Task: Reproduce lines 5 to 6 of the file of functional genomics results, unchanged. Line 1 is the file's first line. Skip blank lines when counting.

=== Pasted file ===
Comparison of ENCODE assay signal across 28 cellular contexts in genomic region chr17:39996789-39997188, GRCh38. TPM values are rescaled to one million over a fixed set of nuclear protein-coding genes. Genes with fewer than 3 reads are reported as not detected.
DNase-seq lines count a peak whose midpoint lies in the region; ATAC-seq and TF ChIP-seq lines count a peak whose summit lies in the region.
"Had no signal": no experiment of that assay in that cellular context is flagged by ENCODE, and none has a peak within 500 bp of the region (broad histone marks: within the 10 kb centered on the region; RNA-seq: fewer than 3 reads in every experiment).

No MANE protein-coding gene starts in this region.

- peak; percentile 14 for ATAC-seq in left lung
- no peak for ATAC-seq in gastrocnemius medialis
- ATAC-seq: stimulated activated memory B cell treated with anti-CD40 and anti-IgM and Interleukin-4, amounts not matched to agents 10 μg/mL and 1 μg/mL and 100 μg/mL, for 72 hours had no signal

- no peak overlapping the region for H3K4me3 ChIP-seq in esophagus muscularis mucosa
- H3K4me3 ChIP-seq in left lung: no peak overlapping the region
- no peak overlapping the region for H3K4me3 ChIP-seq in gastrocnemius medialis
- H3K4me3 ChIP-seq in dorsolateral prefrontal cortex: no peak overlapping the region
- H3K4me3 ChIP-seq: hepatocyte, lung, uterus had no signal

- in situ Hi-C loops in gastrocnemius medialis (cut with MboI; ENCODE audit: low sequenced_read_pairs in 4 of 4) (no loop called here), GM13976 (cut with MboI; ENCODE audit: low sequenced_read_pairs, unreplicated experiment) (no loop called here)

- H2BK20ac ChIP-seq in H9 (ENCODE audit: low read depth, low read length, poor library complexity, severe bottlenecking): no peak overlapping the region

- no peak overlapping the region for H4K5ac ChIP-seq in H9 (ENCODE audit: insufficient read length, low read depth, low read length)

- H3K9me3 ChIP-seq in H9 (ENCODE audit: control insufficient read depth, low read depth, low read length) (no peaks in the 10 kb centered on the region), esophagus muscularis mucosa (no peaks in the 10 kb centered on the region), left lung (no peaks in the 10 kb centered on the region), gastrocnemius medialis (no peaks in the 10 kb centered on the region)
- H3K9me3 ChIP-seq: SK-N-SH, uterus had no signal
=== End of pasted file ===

- peak; percentile 14 for ATAC-seq in left lung
- no peak for ATAC-seq in gastrocnemius medialis